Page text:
Together, these initiatives will help us build an immigration and refugee program that meets the needs and expectations of all Canadians in every region – one that enhances Canada’s reputation as a destination of choice for the newcomers our businesses and communities need, and one that upholds and strengthens the bonds, values and traditions that make this country great.
I invite you to learn more about CIC’s work by visiting www.cic.gc.ca.
The Honourable Monte Solberg
Minister of Citizenship and Immigration Canada
Global migration is a large and irrepressible phenomenon of modern times. Virtually every country in the world is one of migration, sending and receiving migrants whether or not they have immigration programs that manage these flows. According to recent estimates, approximately 175 million people in the world are living outside their home countries on a permanent or temporary basis, and represent roughly 3% of the world’s population. A number of factors have influenced migration in recent decades: population growth; market globalization; advances in communication technology; ease of transportation; political, economic and social conditions; and natural disasters.
Immigration has largely defined what Canada is today and has been a sustaining feature of Canada’s history. Waves of immigration have built and transformed the population while making significant contributions to the development of our economy, our society and our culture. Today, Canada has one of the highest per capita permanent immigration rates in the world – roughly 0.7% in recent years – and has welcomed 3.5 million immigrants over the last 15 years alone. In fact, it is estimated that 18% of the Canadian population is foreign-born and another 30% is descended from earlier generations of non-British, non-French immigrants.
Canada is one of few countries to have a managed immigration program with the objective that newcomers will ultimately become full citizens. Obtaining citizenship is a significant step in the integration process for newcomers because it signifies full participation in Canadian life. Permanent residents have a qualified right to apply for citizenship once they have lived in Canada for three years. According to 2001 Census data, 84% of all eligible permanent residents (after three years) had acquired Canadian citizenship. In 2004-2005, almost 180,000 permanent residents became Canadian citizens.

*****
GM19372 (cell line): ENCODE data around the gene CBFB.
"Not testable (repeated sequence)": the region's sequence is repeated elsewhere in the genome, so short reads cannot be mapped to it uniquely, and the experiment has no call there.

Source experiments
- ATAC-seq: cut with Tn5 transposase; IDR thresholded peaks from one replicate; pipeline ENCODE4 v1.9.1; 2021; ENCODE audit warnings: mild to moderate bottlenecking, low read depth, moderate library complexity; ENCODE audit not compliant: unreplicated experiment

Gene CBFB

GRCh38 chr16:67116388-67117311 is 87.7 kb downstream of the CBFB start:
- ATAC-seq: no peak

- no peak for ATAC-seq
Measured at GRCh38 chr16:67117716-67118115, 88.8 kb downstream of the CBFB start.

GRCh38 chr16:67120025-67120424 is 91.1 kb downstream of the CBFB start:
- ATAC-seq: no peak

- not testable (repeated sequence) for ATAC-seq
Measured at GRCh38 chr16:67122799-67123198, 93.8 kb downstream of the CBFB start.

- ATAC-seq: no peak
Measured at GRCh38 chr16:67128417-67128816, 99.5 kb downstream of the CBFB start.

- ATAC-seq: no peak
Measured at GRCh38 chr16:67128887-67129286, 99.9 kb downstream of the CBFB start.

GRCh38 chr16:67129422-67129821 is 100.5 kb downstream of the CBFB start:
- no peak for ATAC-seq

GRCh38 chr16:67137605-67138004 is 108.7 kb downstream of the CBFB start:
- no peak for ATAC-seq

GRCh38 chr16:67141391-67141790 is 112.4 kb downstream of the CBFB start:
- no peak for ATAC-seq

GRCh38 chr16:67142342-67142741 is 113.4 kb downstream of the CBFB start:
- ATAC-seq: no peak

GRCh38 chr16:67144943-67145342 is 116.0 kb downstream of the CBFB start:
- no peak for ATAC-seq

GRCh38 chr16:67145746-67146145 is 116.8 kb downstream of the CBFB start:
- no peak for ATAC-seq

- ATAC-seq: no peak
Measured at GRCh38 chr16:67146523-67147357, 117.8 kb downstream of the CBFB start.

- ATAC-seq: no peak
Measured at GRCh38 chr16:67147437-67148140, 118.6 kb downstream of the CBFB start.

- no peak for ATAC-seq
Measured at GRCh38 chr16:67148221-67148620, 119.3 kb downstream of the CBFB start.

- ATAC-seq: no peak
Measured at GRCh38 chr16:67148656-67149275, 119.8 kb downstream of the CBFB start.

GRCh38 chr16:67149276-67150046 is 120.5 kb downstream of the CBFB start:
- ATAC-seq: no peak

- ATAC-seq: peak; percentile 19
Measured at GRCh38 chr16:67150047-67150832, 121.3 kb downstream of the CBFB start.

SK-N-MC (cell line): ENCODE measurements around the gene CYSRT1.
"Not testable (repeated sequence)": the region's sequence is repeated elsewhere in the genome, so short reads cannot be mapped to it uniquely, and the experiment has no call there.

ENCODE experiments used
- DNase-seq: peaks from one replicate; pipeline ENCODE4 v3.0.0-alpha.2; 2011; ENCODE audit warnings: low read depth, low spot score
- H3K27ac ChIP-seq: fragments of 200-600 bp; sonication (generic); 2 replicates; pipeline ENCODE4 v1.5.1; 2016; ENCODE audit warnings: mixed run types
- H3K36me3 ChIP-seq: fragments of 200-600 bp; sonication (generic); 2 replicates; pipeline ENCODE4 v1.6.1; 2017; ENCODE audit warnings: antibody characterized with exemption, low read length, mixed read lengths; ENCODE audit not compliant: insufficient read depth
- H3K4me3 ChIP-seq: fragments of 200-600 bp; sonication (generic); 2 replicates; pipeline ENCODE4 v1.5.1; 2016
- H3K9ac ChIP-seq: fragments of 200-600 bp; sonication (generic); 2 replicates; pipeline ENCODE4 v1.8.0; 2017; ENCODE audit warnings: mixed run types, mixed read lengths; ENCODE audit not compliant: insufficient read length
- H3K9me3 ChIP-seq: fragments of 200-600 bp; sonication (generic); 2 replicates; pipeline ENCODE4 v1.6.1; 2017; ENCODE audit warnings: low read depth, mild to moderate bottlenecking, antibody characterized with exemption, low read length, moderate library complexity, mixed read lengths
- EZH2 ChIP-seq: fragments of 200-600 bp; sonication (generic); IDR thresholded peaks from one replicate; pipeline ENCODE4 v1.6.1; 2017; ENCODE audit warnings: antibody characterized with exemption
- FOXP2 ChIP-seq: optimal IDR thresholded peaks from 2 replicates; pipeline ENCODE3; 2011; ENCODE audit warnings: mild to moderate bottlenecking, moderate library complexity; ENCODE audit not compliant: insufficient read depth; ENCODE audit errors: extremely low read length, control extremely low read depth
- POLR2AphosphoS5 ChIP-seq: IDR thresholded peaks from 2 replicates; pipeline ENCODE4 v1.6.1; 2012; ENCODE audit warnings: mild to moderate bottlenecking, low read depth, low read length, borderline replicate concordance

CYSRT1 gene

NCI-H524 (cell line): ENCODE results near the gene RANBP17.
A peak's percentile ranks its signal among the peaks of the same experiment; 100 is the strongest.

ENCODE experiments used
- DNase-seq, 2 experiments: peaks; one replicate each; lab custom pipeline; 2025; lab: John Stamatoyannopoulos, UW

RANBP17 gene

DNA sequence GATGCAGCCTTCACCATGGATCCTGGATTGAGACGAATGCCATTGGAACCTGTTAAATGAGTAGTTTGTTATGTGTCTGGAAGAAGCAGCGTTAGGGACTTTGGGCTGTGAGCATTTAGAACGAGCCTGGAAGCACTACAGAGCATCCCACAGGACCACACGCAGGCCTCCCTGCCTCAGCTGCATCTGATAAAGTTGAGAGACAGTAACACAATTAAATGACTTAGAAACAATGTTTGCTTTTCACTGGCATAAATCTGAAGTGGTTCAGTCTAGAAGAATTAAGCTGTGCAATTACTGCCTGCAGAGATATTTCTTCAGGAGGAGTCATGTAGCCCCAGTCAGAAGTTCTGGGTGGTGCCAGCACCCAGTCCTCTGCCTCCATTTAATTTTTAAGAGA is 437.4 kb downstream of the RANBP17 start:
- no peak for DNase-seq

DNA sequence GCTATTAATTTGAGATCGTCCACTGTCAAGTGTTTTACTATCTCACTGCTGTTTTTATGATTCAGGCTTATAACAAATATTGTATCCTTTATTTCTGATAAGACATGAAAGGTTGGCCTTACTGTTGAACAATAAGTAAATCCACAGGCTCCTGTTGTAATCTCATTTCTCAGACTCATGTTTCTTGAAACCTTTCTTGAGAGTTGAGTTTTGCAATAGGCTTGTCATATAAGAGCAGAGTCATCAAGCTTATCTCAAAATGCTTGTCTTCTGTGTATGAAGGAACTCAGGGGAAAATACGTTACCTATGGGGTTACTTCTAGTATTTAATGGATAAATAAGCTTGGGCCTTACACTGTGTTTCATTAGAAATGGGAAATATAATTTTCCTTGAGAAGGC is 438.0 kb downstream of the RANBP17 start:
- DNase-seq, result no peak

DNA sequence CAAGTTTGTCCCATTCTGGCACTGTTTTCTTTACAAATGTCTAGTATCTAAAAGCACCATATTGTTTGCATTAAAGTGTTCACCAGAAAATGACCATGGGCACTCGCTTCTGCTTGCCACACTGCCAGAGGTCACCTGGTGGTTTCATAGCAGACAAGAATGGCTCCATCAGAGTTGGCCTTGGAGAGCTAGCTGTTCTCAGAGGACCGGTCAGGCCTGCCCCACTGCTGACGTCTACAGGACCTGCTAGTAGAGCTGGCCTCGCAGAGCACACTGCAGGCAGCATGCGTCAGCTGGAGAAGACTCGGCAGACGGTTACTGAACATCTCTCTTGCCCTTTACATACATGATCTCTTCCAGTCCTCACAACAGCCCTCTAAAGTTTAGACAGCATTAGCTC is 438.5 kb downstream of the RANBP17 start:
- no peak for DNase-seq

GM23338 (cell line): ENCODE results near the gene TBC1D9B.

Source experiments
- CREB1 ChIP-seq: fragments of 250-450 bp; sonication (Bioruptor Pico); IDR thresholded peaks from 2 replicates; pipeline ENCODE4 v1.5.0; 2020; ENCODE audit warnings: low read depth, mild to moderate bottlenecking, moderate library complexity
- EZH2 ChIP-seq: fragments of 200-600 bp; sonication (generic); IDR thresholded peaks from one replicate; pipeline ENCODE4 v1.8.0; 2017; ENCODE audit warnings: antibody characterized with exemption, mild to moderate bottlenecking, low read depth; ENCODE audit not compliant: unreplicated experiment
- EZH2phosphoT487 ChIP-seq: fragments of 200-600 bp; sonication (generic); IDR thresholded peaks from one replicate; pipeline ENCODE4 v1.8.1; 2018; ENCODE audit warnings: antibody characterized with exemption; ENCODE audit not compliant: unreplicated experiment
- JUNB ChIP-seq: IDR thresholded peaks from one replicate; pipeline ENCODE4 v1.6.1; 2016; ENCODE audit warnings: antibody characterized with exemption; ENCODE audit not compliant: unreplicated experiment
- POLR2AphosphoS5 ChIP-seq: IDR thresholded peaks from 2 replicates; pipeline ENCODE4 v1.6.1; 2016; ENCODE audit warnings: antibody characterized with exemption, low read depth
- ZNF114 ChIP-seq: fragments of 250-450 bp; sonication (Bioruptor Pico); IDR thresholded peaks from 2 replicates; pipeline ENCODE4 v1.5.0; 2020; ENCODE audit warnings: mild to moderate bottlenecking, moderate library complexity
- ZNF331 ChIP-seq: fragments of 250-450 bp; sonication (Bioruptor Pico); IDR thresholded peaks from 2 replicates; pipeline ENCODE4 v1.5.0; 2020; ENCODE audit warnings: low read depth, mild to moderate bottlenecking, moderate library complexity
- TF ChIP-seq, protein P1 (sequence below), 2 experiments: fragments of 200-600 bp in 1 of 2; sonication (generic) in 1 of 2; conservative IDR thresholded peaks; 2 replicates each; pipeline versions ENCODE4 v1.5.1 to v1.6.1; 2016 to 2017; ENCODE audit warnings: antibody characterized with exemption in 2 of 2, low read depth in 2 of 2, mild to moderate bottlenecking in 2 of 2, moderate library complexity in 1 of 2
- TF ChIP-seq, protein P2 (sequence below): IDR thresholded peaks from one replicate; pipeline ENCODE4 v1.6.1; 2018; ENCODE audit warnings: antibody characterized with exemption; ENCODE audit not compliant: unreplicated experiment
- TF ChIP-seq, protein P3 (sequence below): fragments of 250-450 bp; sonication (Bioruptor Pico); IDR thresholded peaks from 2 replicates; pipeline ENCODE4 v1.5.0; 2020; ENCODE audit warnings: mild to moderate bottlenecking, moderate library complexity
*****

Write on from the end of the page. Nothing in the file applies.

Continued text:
Moving forward, immigration will continue to play a key role in building the Canada of tomorrow and in supporting our economic growth by helping to address future labour market and community needs. Like many other industrialized countries, Canada is facing significant demographic changes. According to Statistics Canada, sometime between 2025 and 2030, the number of births to Canadian parents will equal the number of deaths. If Canada’s population is to continue to grow, immigration will be the source of this growth in the absence of a change in fertility and/or mortality rates.
These demographic factors are also slowing Canada’s labour force growth. Given that labour force growth and productivity gains are the key components to ensuring a rising standard of living, any slowdown in labour force growth would have to be offset by stronger productivity gains in the future if the recent growth in our standard of living is to be sustained. Immigration currently accounts for more than 70% of net growth in the labour force, and it is projected that all net labour force growth will come from immigration sometime between 2011 and 2016 as the number of Canadians who are leaving school and entering the labour force will only be sufficient to offset the number of retirements. However, at current immigration levels, domestic sources of labour force growth will still be dominant, producing an estimated 610,000 new entrants per year versus 120,000 entrants from immigration in 2016.
As a complement to domestic labour and in response to shortages of workers in particular occupations, industries and regions across the country, immigration will be needed to ensure an adequate supply of skilled labour. There are no generalized labour market shortages predicted for the Canadian economy over the next few decades.
However, shortages of skilled workers in certain sectors and regions are already occurring (e.g., shortages in Western Canada related to major construction projects) and are expected to continue. Immigration, as a complement to the availability of domestic skilled workers, will continue to be an important mechanism for responding to such shortages of workers in particular occupations, industries and regions, especially in the short-term.